Mexican vs Brazilian Independence Movements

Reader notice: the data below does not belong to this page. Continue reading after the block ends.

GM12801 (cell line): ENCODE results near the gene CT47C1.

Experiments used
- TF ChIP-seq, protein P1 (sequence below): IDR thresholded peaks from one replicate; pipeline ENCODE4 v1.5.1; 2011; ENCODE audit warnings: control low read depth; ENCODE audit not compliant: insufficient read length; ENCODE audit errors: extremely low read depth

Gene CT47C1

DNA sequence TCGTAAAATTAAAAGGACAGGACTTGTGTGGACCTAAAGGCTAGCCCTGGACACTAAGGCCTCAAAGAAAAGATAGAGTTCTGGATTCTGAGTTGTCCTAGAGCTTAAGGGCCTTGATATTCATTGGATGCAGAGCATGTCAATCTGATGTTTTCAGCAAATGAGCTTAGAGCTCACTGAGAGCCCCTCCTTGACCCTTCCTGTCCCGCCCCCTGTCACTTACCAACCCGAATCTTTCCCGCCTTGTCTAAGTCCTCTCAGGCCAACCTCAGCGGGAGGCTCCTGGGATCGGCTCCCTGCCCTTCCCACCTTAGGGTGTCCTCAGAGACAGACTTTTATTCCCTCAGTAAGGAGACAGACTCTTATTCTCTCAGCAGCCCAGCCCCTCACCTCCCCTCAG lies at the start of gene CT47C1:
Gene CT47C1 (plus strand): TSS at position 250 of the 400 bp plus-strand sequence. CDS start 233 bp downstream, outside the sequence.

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If the success of an Independence movement is defined by achievement of the original goals, then the Mexican Independence Movement was more successful than the Brazilian Independence Movement because Mexico achieved its political, and social goals while Brazil did not achieve its goals to the extent Mexico did, and while Brazil did become economically stable afterwards, Mexico remained economically unstable. There were many political goals for both the Mexican and Brazilian Independence movements. Napoleon’s invasion of the mother countries, Spain and Portugal caused much disruption in the countries so forcing him out was not only a goal but a necessity. Other goals included bringing Ferdinand VII back into power and the final goal was to become independent. Along with the goal of removing Napoleon from Portugal, Brazil’s only set goal politically was to become independent. Because of Napoleon’s invasion of Spain starting in 1808, Mexico and other colonies started to become very passionate about having a revolution. On September 16, 1810, respected priest Miguel Hidalgo y Costilla issued the “Grito de Dolores” or Cry of Dolores which surmounted to Mexico declaring war against the Spanish government in the colonies. The ultimate goal was to be free from Spanish rule and have an independent government. Hidalgo sparked a bloody ten year war that ended over 300 years of colonial rule, thus achieving the initial intent ( The Struggle for Mexican Independence). The beginning of Brazil’s independence were a lot less chaotic than the movements in other Latin American colonies, but were still a difficult time. In 1807, Portuguese prince Dom Joao (also called John VI) sailed to Brazil for refuge from Napoleon. He brought many reforms that pleased the people of Brazil. These included getting rid of Portuguese monopoly on Brazil’s trade market, opening up

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